Cash Flow Terms and Budgeting Definitions

A “Need to Know” Glossary for all Medical Professionals

Staff Writers 

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Regardless of how much current income a physician may earn, financial resources and assets are only useful when they are converted to cash. Doctors who are in the accumulation phase of their careers can only amass new assets from free cash flow.

Free cash flow is the result of budgeting for excess cash flow and the prudent use of debt. And, debt can be either a friend or foe!  

If used properly, debt can increase a medical professional’s standard of living by allowing him or her to enjoy an asset or goal earlier than if he or she had to pay cash.  Or, it may be a catastrophe as seen in the recent housing market value-decline and security backed mortgage-bubble bust.   

Yet, debt management has become a serious issue in American society, especially for non-secured debt because of easy access to credit via credit cards. And, it is not unusual to hear the story of a medical professional with $100,000 of credit card debt; or more.  Although perhaps an extreme example, it is not unusual for doctor’s to have $15,000 to $25,000 of revolving credit card debt.  

Glossary of Terms 

Adjustable rate mortgage: A mortgage loan that has an interest rate that changes in response to market interest rates during the loan’s term. 

Cash reserve: The amount of assets that are quickly convertible into cash for the purpose of meeting un-foreseen expenditures or reductions in income. 

Closing costs: Expenses that accompany the buying, selling, or financing of real estate. 

Consumer Price Index: A statistic published by the Bureau of Labor Statistics for the purpose of reporting the average consumer inflation rate. 

Debt consolidation: A debt management strategy that involves borrowing money in a single loan to repay other debts. 

Deferred expenses: Expenditures that are planned to occur several years in the future, usually requiring large outlays of cash. Examples include paying for college expenses, buying a vacation home, and paying for a child’s wedding. 

Discount points: Payments made to a lender at the inception of a loan for the purpose of reducing the interest rate of a loan.

Federal Deposit Insurance Corporation: An agency of the United States government that insures deposits in federally and state-chartered banks. 

Federal Depository Insurance: A program of the Federal Deposit Insurance Corporation that insures depositors in federally and state-chartered banks. 

Fixed rate mortgage: A mortgage loan that has a constant interest rate for its whole term.

Home equity loan: A mortgage loan, usually in addition to the primary mortgage loan, which allows the borrower to convert a portion of real estate equity into cash. 

Loan origination fee: Payments made to a lender at the inception of a loan to pay for the lender’s underwriting services.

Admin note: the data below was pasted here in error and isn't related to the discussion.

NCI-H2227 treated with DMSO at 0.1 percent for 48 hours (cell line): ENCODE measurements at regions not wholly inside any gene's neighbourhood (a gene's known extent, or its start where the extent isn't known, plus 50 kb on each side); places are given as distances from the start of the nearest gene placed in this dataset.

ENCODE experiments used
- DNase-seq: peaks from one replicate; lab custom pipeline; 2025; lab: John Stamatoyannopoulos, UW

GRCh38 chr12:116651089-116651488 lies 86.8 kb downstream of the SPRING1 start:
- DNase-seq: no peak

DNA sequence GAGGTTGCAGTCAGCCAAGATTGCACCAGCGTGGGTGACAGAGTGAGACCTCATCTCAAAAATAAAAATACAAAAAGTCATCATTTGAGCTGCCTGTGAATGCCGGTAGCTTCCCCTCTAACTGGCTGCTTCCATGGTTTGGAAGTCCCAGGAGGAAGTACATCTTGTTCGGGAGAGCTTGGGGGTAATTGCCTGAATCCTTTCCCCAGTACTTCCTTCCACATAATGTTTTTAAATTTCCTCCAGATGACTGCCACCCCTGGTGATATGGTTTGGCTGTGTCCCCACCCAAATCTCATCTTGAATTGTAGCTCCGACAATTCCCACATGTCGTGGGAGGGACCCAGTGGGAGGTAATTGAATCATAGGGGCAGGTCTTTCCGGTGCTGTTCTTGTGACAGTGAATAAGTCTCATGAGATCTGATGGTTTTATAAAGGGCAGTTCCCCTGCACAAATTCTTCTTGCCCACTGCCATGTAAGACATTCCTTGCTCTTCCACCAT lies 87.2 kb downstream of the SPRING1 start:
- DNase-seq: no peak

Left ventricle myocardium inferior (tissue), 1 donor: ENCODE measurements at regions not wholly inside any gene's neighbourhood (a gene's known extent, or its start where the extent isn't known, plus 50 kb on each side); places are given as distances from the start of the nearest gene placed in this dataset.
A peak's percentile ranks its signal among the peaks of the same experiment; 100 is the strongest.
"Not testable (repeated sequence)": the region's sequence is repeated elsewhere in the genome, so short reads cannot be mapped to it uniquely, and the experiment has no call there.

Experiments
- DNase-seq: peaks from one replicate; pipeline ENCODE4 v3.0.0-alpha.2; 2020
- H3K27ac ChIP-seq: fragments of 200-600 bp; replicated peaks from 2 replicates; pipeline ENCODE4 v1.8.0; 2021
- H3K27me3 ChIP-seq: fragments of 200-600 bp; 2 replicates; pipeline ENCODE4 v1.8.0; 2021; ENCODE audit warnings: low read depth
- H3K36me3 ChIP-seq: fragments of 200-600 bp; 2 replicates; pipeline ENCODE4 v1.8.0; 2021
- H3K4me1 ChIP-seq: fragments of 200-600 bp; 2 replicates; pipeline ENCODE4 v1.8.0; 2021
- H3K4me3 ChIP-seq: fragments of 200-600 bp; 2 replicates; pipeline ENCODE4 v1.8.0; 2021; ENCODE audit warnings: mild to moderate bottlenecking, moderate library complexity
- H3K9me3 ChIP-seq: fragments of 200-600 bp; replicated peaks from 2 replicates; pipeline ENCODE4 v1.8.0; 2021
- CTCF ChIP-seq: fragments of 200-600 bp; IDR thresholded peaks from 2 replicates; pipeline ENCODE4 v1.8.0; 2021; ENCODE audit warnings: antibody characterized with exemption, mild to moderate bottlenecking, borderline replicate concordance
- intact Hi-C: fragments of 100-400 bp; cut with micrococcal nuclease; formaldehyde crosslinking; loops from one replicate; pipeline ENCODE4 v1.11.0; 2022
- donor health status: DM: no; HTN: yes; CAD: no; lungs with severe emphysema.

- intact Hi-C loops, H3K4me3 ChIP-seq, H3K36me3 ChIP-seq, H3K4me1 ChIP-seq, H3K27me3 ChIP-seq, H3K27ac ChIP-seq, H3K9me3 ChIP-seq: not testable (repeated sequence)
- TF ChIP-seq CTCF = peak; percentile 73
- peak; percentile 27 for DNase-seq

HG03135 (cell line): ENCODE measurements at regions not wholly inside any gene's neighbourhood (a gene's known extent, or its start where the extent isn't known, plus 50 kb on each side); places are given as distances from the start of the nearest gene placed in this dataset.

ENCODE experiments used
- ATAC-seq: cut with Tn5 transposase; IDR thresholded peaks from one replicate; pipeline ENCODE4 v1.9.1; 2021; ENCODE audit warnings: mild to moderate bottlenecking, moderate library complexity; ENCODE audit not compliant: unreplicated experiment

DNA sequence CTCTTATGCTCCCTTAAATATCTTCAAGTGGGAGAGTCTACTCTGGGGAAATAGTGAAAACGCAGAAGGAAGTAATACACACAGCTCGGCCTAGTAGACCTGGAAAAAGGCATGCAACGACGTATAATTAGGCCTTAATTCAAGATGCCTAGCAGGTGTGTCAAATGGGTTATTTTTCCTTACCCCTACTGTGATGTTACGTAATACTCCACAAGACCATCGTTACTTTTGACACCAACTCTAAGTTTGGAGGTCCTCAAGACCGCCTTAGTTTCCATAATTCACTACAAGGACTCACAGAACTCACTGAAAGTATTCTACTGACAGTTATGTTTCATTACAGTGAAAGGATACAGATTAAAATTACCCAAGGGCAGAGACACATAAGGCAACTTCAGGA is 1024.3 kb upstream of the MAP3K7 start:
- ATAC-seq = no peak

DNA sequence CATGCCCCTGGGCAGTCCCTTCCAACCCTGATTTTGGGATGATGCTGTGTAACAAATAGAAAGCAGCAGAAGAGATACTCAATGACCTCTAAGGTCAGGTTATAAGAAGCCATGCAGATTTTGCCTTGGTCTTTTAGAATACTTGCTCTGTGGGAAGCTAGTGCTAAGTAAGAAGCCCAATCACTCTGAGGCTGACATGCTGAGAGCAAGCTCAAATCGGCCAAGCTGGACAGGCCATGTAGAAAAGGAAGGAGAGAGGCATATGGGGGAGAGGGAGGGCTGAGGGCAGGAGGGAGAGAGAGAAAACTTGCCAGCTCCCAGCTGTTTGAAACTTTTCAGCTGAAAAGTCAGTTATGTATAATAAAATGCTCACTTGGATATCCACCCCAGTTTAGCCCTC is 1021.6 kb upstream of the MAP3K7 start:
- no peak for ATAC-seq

Money market deposit account: An account offered at a banking institution that has features similar to a money market mutual fund. Accounts under $100,000 are insured by the Federal Deposit Insurance Corporation. 

Money market mutual fund: A registered investment company that invests in securities that have short-term maturities (usually from several days to several weeks). 

Mortgage broker: An intermediary who charges a fee to facilitate acquisition of a loan to purchase real estate. 

Mortgage insurance: A coverage that is often required by lenders, and paid for by borrowers, for the purpose of insuring the lender against potential default by the borrower. 

National Credit Union Administration: An agency of the United States government that insures deposits in credit unions. 

National Credit Union Share Insurance Fund: A program of the National Credit Union Administration that insures shareholders of credit unions. 

Non-recurring expenses: Irregular household operating expenditures, the timing of which during a year may not be determined precisely, or expenditures that occur less frequently than monthly. Examples include car repairs, home repairs, and insurance premiums. 

Personal Inflation Index: A statistic that adjusts the Consumer Price Index to specific spending patterns of a household. 

Recurring expenses: Regular household operating expenditures that occur every month. 

Reverse mortgage: A loan secured by real estate that allows the borrower to convert equity into cash without having to make monthly payments during the term of the loan. The loan plus accrued interest is paid from the proceeds of the sale of the property.

Savings Association Insurance Fund: A program of the Federal Deposit Insurance Corporation that insures depositors in federally chartered savings institutions.

Securities Investor Protection Corporation: A membership corporation of securities firms that was authorized by the Securities Investor Protection Act of 1970. 

Total Annual Loan Cost: The total annual financing costs associated with a reverse mortgage.

For more information: 

Note: Feel free to send in your own related terms and definitions so that this section may be updated continually in modern Wiki-like fashion.

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One Response

  1. Physician Cash Flow Bogged Down by New Standards

    New federal standards designed to streamline electronic insurance claims are instead slowing them down, hurting physician cash flow and pushing some practices into financial distress.

    Susan Turney, MD, the president and chief executive officer of the MGMA, urged HHS to postpone enforcement of the HIPAA Version 5010 standards for electronic claims and other billing transactions such as requests for claims status until at least June 30. In the meantime, physicians and insurers should be allowed to do business electronically based on the earlier Version 4010 standards.

    Ann Miller RN MHA


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